On the weekend the Hospice at Home service runs just like any other day. We know people need kind compassionate skilled help every day of the week.

Repercussions of the COVID-19 pandemic

Throughout the pandemic the team have continued to provide face to face care, as have other frontline care services, with compassion and sensitivity. It hasn’t always been easy.

Before the pandemic, families would often have a wider family infrastructure to support them. This became so much harder with COVID restrictions on households mixing as well as travel rules. As a result, even more than usual, the team have provided a life-line of support to the single family member or family who so frequently becomes the primary care giver for their loved one.  The team have also been really creative and proactive in enabling families to make contact in less traditional ways: in one instance a son wasn’t able to visit his dying father, so they took in an iPad to the father’s home, so they could speak over video.

Recruiting for the team has been harder than it would have usually been, and we have had to conduct a lot of interviews online, as well as find new ways to connect with the special people we need to fill our roles.

In many ways we are yet to see the full repercussions of COVID on the service, particularly when it comes to the number of people who may now be less comfortable about going into hospital. In the longer term, it may be that people prefer to stay at home and consider this earlier in their end-of-life care planning.

Making a difference

The team try to do everything they can to help make those last few days and weeks a bit less difficult, with more tailored and personal support. We might: help a parent prepare to see their child get married, supporting them in that special moment of being Mother of the Bride for just one day; file someone’s nails; listen to a story about the baby they lost decades ago but whose loss is still very real; or make someone laugh by sharing silly jokes as we wash their feet.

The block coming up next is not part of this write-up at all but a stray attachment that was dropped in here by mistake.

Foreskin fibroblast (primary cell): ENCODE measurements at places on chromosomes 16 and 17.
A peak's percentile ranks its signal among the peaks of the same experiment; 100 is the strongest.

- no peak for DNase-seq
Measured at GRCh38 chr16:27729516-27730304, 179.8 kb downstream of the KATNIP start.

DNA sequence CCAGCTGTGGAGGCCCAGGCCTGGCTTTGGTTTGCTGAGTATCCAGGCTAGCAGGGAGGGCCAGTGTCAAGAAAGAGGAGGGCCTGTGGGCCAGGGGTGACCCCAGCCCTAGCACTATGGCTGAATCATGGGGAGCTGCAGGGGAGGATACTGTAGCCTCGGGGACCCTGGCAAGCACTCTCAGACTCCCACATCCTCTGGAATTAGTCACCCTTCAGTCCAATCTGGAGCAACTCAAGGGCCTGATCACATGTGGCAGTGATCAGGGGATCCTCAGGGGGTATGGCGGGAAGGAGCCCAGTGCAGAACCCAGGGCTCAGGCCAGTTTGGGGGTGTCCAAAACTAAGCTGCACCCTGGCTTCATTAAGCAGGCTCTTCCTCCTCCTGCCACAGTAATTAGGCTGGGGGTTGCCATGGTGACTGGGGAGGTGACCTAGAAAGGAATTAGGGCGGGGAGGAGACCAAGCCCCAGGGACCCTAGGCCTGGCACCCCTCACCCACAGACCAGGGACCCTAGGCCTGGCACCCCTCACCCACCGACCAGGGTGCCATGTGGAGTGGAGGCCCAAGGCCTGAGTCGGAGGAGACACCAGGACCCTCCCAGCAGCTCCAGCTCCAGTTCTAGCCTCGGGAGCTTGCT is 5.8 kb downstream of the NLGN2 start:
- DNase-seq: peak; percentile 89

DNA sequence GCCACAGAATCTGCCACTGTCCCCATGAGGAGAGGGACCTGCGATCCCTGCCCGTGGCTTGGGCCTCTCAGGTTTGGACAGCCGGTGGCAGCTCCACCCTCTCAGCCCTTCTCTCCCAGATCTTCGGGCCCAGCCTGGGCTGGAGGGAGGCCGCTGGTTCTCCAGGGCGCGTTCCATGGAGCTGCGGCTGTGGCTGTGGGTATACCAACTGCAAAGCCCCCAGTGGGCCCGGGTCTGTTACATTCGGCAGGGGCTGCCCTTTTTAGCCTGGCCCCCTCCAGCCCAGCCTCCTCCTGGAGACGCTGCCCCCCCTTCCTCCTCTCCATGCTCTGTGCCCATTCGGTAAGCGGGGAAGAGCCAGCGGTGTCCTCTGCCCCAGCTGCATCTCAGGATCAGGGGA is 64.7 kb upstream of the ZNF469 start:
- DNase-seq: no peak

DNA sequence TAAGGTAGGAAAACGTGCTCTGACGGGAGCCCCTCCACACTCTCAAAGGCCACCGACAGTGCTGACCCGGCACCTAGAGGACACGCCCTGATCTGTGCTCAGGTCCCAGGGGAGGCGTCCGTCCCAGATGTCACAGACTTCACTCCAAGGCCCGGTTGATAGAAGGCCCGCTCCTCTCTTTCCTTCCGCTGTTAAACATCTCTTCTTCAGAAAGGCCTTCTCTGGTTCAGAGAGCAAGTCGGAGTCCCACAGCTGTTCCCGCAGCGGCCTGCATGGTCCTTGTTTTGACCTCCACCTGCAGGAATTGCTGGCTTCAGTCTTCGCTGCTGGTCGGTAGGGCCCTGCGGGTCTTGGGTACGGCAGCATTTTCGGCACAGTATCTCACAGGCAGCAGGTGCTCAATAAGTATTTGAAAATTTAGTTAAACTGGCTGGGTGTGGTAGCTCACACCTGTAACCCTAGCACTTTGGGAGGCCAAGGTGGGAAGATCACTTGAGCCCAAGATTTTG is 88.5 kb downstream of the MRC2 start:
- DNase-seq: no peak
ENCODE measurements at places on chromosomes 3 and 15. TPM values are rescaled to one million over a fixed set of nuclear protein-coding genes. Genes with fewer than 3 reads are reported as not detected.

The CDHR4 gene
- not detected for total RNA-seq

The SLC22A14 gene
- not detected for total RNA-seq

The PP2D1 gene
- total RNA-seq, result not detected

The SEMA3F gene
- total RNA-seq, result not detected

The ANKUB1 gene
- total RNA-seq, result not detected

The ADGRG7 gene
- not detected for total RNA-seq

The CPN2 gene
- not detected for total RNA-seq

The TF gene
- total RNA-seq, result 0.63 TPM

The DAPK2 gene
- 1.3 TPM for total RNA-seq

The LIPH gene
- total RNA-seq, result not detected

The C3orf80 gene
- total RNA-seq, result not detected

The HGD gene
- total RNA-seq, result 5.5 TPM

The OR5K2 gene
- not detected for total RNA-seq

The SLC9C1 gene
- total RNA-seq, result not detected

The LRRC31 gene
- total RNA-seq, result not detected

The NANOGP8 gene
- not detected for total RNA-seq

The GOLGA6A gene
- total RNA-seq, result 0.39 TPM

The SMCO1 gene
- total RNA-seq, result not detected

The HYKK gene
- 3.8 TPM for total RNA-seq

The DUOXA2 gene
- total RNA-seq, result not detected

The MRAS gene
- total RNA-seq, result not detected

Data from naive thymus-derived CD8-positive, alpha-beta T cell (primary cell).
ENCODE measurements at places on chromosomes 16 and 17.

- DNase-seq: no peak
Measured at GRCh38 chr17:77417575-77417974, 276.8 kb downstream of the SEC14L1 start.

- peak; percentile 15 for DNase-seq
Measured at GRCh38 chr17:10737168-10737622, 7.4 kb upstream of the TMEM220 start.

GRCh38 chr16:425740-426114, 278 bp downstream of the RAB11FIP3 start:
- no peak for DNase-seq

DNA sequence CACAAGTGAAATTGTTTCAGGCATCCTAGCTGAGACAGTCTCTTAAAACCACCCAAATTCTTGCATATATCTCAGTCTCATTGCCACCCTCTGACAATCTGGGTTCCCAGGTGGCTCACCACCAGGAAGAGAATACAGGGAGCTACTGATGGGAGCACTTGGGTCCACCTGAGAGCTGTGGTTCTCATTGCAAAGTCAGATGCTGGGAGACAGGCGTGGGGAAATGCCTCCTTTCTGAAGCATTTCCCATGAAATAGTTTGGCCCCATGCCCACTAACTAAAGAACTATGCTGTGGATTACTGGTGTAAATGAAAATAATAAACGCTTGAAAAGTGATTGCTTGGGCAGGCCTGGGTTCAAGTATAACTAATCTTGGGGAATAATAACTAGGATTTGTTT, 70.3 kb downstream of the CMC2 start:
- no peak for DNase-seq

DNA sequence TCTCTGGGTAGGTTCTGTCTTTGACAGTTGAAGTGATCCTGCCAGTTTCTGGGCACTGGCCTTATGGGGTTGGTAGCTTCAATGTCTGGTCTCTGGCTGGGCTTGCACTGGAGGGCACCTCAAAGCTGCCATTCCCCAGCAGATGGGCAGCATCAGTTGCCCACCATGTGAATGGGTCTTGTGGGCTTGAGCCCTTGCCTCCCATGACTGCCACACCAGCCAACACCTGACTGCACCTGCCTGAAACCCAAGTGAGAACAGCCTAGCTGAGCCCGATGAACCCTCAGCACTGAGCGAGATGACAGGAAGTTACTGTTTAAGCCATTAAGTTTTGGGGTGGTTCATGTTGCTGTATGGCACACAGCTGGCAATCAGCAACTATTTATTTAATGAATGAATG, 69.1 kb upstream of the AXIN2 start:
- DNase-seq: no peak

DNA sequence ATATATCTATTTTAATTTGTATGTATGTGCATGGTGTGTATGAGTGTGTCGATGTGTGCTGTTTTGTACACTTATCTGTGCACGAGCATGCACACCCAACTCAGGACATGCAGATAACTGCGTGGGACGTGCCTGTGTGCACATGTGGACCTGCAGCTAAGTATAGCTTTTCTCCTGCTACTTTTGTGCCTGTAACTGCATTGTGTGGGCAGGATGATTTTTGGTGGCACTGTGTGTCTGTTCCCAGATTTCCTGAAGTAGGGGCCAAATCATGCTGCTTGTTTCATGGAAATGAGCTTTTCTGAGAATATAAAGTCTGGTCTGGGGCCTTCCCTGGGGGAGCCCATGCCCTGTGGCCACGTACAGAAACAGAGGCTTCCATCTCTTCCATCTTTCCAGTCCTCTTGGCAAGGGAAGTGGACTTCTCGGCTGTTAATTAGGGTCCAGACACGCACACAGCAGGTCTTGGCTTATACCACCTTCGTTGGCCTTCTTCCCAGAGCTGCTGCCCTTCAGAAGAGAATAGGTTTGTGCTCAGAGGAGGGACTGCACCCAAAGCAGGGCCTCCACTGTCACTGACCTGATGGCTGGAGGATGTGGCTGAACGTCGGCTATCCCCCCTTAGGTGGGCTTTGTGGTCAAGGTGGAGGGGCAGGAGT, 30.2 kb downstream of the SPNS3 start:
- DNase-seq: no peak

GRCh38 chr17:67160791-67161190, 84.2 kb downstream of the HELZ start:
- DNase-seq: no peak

One family member recently shared their thoughts about the difference this made to them:

“Myself and my family would like to thank you for all your support and kindness you showed my husband in his final days. Without you we would have been unable to manage. You made a very stressful sad time easier with your help, kindness and knowledge. We thank you from the bottom of our hearts.”

Collaborating with other healthcare professionals for a wrap-around service

We work in partnership with the wider healthcare system, particularly District Nurses and GPs, the wider hospice team and other specialists, to support patients and families to be cared for at home, if that is their wish and it is safe to do so.

How do patients get referred?

Patients are usually referred into the Hospice at Home team by healthcare professionals, including the Hospice’s Specialist Palliative Care Home Team, District Nurses, local GPs and local hospitals for the night services. For Day Services, patients are generally referred through the Continuing Heath Care.

To speak to the team and ask for advice about how to refer please call 01223 675790

Is the service really free?

Yes, the service is largely funded by the NHS with the remainder generously raised through thanks to the dedication, commitment and generosity of the local community.

How can you help support our services?

If you would like to donate to support our team and the important support we provide, please visit https://www.arhc.org.uk/donate/ or call 01223 675888.

We are also looking to engage with people who have had experiences of our services, as we develop our future strategy. You can join in the conversation and have your say by joining one of our virtual sessions or completing our online survey. Find out more at arhc.org.uk/ strategy-survey

Read an interview with Jane from when she first joined the team on our website news pages.

Read an Unexpected Chapter – Hospice at Home, about how the team coped and the service was adjusted when the COVID-19 pandemic first hit in spring 2020.


1In the 12 months from May 2020 to April 2021

2The service covers Cambridgeshire including the Fens

3Average number of patients supported each day during April 2021